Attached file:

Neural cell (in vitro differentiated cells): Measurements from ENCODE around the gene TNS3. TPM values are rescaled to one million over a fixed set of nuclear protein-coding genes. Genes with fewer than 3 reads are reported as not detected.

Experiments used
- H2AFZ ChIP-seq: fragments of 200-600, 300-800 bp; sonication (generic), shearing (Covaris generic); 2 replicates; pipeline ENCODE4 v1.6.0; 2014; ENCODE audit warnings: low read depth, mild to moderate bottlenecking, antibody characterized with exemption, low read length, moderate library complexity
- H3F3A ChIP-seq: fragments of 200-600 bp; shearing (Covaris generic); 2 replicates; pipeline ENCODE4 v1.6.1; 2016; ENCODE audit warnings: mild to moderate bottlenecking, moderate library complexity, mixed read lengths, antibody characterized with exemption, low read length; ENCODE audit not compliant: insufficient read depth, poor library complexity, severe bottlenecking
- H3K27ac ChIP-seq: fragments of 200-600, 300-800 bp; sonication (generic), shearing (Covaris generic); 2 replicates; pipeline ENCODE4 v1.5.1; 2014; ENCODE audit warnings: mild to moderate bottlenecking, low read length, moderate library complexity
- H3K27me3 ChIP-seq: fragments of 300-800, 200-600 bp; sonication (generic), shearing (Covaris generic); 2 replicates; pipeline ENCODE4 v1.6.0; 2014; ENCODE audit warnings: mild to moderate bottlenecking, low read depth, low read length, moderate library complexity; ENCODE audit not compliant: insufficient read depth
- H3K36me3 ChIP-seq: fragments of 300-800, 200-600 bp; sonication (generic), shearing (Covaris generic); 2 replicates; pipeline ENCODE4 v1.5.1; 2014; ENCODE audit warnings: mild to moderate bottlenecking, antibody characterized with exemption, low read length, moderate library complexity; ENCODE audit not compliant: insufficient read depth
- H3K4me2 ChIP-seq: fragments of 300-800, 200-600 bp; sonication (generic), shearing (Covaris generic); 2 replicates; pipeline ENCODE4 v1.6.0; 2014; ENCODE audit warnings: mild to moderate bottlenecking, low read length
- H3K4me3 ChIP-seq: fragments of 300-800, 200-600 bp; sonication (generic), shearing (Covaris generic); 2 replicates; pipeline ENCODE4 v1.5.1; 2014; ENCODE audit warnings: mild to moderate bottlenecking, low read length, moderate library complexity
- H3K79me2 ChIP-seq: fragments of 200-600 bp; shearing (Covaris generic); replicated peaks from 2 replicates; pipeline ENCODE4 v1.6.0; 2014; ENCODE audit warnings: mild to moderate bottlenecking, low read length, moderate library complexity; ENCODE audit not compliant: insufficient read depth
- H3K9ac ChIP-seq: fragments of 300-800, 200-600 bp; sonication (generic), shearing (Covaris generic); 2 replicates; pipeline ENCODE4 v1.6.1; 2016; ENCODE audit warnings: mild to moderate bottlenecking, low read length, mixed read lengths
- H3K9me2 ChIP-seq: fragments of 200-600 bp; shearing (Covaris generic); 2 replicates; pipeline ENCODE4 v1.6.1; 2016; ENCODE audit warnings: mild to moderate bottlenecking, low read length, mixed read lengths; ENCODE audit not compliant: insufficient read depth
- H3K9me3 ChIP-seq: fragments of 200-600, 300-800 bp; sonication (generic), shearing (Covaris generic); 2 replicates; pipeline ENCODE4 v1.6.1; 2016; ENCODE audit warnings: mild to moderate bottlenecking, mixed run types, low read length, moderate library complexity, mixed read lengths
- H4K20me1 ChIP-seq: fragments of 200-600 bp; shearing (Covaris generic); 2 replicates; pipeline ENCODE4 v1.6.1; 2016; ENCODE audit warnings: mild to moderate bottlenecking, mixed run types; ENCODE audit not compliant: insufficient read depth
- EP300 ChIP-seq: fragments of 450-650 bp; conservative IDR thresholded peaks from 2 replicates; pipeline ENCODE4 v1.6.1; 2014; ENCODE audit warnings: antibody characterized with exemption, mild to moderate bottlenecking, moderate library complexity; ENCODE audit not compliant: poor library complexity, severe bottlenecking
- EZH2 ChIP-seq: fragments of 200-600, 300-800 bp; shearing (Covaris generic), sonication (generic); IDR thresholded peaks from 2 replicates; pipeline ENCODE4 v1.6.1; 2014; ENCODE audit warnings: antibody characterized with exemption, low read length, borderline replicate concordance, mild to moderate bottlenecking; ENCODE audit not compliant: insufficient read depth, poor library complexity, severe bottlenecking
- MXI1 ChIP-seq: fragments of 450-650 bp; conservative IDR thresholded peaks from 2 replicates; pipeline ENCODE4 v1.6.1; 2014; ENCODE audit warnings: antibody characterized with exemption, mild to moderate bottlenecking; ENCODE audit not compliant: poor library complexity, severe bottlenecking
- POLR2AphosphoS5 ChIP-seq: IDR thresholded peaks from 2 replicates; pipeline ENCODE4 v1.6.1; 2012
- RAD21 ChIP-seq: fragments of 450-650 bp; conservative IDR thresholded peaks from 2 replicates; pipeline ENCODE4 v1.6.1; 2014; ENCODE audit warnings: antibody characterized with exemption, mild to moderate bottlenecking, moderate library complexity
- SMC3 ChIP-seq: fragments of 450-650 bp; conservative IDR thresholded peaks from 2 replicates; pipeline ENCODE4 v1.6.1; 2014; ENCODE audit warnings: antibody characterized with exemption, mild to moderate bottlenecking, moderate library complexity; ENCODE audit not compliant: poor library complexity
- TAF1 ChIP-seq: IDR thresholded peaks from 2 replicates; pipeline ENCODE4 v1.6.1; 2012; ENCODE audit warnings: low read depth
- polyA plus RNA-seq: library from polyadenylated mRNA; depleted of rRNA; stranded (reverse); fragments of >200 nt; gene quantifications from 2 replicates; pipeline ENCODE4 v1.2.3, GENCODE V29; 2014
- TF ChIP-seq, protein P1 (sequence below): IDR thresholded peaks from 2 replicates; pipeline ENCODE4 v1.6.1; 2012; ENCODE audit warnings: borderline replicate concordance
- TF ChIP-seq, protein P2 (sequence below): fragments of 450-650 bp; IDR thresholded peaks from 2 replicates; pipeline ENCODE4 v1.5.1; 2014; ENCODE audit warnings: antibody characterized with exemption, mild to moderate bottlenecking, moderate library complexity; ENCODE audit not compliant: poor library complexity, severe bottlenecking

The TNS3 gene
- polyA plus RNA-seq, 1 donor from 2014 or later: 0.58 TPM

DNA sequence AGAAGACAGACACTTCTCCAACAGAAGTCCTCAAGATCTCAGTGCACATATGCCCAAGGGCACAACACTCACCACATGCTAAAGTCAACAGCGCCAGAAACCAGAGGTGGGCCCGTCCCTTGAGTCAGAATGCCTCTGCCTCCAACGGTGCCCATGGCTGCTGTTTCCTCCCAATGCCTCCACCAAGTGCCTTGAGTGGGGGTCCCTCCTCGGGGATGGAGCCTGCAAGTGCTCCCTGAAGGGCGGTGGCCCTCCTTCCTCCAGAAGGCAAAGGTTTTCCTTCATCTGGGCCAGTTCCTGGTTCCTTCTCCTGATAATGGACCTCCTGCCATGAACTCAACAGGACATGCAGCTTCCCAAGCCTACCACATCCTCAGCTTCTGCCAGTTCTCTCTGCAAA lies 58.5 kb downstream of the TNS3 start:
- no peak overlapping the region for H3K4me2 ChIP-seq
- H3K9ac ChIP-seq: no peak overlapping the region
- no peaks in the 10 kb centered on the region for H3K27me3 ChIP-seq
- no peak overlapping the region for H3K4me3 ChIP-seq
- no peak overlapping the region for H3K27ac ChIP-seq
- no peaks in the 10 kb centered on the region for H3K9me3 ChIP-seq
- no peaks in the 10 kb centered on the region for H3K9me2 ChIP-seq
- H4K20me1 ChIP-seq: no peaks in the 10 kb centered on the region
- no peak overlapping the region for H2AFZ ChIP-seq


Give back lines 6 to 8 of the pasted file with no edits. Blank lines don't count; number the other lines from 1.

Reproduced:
- H3K27me3 ChIP-seq: fragments of 300-800, 200-600 bp; sonication (generic), shearing (Covaris generic); 2 replicates; pipeline ENCODE4 v1.6.0; 2014; ENCODE audit warnings: mild to moderate bottlenecking, low read depth, low read length, moderate library complexity; ENCODE audit not compliant: insufficient read depth
- H3K36me3 ChIP-seq: fragments of 300-800, 200-600 bp; sonication (generic), shearing (Covaris generic); 2 replicates; pipeline ENCODE4 v1.5.1; 2014; ENCODE audit warnings: mild to moderate bottlenecking, antibody characterized with exemption, low read length, moderate library complexity; ENCODE audit not compliant: insufficient read depth
- H3K4me2 ChIP-seq: fragments of 300-800, 200-600 bp; sonication (generic), shearing (Covaris generic); 2 replicates; pipeline ENCODE4 v1.6.0; 2014; ENCODE audit warnings: mild to moderate bottlenecking, low read length